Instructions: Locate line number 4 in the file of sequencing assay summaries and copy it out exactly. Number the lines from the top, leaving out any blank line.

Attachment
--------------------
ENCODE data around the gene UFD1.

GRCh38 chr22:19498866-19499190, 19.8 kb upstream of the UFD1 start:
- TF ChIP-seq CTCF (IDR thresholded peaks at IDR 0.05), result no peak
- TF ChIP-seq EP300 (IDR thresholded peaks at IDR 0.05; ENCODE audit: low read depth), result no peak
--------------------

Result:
- TF ChIP-seq EP300 (IDR thresholded peaks at IDR 0.05; ENCODE audit: low read depth), result no peak